After reading countless articles, studies, and whitepapers on why homework is counterproductive, creativity is being squashed by the soldier-like regimen of public school, and why people forget more than half of what they learned in school, I’m prepared to offer a new kind of public school.
I recently attended the Brooklyn School Alternatives Conference and heard from a panel of micro-school directors about what learning is like in their (private) schools. Here is what some of them had to say:
“Experience ourselves as capable of changing culture” – Tomis Parker, Agile Learning Center
“Structure with flexibility” – Noleca Radway, Brooklyn Free School
“City as classroom” – Noah Mayers, Brooklyn Apple Academy
"Student-led open school and opt-in adult-led classes" - Monique Scott, Freebrook Academy
“Our curriculum is to everyday challenge the insular nature of the classroom” – Sara Casey Taleff, ALC Cottonwood
These micro-schools in Brooklyn are doing it right. The schools are structured around community and communication, not content. In many of these schools the teachers are called facilitators and are trained in helping students develop strong communication skills, independence, and self-regulation skills. Instead of corporations and non-educators deciding what students should learn and when they should learn, and master it, students choose topics of interest to dive into.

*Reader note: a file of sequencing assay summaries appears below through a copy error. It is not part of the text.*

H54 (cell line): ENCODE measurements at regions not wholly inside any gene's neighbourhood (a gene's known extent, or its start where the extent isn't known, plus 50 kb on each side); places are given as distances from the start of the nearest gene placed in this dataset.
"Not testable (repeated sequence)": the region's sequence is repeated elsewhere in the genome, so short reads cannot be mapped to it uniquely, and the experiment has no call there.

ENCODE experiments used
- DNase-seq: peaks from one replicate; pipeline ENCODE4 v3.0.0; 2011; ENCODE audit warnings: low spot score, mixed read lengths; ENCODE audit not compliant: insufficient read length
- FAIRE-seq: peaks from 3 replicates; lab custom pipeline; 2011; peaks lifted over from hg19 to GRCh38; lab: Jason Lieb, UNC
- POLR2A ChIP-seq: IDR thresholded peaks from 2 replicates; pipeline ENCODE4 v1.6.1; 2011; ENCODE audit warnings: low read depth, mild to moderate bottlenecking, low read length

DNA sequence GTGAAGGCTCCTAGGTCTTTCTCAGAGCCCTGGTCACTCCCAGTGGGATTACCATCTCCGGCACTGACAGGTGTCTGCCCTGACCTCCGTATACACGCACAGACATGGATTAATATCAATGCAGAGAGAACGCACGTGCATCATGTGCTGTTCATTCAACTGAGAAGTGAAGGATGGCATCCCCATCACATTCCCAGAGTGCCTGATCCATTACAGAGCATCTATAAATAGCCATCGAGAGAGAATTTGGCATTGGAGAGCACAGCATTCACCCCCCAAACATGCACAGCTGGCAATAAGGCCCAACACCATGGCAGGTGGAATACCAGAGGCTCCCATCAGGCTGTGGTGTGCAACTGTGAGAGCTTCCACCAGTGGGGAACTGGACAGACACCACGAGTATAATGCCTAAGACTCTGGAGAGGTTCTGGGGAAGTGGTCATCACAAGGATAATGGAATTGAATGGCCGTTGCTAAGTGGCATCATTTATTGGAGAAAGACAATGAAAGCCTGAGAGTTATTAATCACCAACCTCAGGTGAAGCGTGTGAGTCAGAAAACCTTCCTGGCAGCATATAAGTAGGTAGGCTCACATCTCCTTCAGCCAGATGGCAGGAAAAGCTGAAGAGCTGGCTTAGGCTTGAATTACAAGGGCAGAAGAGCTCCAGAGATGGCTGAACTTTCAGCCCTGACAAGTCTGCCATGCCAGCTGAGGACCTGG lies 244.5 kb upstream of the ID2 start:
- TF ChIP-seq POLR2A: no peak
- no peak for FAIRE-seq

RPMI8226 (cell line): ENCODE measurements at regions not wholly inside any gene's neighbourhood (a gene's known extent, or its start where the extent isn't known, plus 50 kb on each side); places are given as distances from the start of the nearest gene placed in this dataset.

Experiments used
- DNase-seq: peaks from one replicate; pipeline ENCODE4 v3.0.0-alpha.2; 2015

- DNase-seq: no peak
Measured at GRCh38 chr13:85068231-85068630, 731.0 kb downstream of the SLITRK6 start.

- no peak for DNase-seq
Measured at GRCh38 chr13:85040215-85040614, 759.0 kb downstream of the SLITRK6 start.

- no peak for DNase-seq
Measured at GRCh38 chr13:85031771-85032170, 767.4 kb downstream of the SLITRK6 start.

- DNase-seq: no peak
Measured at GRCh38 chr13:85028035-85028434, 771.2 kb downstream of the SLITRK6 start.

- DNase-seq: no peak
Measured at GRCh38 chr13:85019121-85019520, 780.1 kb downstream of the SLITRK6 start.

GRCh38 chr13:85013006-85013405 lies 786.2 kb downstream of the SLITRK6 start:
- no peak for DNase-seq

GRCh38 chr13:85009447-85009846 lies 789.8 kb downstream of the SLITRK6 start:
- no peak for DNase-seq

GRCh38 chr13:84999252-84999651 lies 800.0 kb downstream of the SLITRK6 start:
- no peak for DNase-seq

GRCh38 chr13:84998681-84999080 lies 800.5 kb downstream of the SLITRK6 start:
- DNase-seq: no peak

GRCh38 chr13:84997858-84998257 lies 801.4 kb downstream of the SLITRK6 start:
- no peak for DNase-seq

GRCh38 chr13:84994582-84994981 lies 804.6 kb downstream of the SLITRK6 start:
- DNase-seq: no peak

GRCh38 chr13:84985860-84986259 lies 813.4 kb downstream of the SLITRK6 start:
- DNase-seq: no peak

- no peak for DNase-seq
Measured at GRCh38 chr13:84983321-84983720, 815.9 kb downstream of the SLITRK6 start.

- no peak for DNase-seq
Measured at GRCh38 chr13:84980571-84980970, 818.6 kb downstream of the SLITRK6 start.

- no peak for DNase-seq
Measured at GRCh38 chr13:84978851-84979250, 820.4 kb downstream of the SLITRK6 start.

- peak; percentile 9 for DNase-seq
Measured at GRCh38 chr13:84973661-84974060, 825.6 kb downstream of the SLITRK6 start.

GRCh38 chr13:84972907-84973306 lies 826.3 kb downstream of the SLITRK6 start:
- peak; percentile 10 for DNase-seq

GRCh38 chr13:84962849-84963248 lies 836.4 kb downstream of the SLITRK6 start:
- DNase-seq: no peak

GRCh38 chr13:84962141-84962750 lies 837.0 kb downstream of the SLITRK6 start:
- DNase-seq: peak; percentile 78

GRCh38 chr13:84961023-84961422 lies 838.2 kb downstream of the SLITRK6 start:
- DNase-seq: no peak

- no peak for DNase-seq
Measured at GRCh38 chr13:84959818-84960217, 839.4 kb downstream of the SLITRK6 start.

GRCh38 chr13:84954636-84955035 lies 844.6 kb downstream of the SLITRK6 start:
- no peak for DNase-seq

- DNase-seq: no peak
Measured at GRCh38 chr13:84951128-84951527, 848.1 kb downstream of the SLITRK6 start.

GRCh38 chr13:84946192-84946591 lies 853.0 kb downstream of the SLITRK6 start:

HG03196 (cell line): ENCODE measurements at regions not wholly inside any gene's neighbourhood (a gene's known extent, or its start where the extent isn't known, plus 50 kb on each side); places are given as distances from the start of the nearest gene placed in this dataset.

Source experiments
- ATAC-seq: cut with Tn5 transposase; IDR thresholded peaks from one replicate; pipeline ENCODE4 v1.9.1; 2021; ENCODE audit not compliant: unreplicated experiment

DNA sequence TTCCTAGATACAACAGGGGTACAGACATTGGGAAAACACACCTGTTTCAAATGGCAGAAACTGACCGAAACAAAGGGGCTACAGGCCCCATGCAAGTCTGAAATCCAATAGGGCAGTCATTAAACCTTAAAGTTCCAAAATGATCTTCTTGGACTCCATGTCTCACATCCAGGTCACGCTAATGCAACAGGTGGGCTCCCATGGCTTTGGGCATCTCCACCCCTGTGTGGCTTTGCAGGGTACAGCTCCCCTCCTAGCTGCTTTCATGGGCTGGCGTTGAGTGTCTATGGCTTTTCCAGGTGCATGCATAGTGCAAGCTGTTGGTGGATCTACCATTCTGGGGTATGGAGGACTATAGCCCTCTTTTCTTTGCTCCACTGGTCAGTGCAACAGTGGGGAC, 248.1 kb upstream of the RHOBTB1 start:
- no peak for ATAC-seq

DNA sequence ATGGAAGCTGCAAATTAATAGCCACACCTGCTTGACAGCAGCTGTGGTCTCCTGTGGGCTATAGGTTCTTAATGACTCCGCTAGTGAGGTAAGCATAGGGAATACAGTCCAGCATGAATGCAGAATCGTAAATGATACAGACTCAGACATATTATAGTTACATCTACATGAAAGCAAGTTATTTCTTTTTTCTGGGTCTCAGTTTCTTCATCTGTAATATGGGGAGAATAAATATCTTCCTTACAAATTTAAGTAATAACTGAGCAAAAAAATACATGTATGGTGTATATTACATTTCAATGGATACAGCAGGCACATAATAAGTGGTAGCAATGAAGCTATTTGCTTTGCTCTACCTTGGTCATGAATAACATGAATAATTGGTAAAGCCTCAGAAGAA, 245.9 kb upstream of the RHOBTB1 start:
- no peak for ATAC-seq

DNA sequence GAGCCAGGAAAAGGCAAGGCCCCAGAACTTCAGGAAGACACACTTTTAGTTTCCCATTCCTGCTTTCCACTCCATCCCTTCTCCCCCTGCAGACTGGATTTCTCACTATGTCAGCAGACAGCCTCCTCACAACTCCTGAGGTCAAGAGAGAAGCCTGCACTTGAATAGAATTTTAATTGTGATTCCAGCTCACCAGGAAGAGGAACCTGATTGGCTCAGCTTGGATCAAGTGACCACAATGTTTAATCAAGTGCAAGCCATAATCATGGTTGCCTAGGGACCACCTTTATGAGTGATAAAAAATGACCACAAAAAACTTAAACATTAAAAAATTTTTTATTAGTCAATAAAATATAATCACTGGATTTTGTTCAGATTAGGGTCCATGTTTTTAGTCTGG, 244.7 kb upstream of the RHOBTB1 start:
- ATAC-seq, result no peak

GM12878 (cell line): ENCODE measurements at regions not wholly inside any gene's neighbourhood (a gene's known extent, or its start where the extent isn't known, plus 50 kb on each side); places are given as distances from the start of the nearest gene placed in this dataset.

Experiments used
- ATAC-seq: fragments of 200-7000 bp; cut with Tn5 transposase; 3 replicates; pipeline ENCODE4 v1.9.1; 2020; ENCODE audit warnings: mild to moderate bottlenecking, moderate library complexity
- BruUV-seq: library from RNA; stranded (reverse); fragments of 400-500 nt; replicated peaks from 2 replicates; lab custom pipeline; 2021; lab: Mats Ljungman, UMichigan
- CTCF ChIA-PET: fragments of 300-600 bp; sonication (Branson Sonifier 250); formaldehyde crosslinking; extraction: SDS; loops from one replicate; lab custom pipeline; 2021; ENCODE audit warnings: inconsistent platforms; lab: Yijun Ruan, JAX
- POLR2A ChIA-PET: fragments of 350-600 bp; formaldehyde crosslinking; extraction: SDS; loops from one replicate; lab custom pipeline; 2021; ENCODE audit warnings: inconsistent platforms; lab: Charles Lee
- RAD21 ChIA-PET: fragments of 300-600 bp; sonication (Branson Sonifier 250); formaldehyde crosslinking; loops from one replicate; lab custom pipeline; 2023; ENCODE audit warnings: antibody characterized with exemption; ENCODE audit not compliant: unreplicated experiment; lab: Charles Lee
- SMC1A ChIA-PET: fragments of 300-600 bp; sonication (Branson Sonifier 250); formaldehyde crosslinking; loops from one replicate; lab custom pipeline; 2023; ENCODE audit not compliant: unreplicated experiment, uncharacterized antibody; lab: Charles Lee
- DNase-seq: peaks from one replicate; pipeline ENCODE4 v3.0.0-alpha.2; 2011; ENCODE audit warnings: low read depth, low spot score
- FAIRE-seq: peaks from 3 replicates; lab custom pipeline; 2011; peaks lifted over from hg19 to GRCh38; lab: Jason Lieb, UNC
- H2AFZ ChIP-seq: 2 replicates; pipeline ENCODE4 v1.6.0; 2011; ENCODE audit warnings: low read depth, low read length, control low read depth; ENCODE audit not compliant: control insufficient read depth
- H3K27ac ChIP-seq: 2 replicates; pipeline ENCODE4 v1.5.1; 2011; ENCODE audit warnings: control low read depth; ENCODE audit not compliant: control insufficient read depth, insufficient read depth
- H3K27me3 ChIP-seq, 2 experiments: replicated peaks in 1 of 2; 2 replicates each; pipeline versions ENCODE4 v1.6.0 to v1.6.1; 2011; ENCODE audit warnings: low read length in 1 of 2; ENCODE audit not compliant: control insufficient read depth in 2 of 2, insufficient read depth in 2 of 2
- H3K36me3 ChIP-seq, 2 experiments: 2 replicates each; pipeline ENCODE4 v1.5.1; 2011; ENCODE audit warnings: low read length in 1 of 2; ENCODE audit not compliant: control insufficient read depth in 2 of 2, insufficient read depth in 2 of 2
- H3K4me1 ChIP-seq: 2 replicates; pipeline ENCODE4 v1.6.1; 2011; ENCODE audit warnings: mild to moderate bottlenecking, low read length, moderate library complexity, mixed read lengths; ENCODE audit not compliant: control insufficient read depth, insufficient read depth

Students are taught to set intentions, reflect on their actions, and hold themselves accountable, while also learning to be flexible.
The current public school system could be transformed into this by using the same infrastructure and materials, changing the curriculum from an absolute to a supplemental tool, and making professional development for teachers center around communication skills, problem solving, and nurturing students instead of mastering benchmarks. A new kind of public education can be fostered, without much additional costs.
The focus is on students discovering their own learning style and then running with it.
The public school I envision has only 4 parts:
- Creative play- passion projects, maker-spaces
- Outdoor exploration- neighborhoods, parks, fresh air, sun, rain, and snow!
- Self-guided learning- solo and group, built in facilitator support, opt-in classes
- Reflection- what and how you are learning, your actions and choices
There would be opportunities for internship, apprenticeship, field trips and travel, and guest speakers, experts, presentations, and workshops- decided by the students and always optional to attend.
What kind of adult would you be if this was your school experience?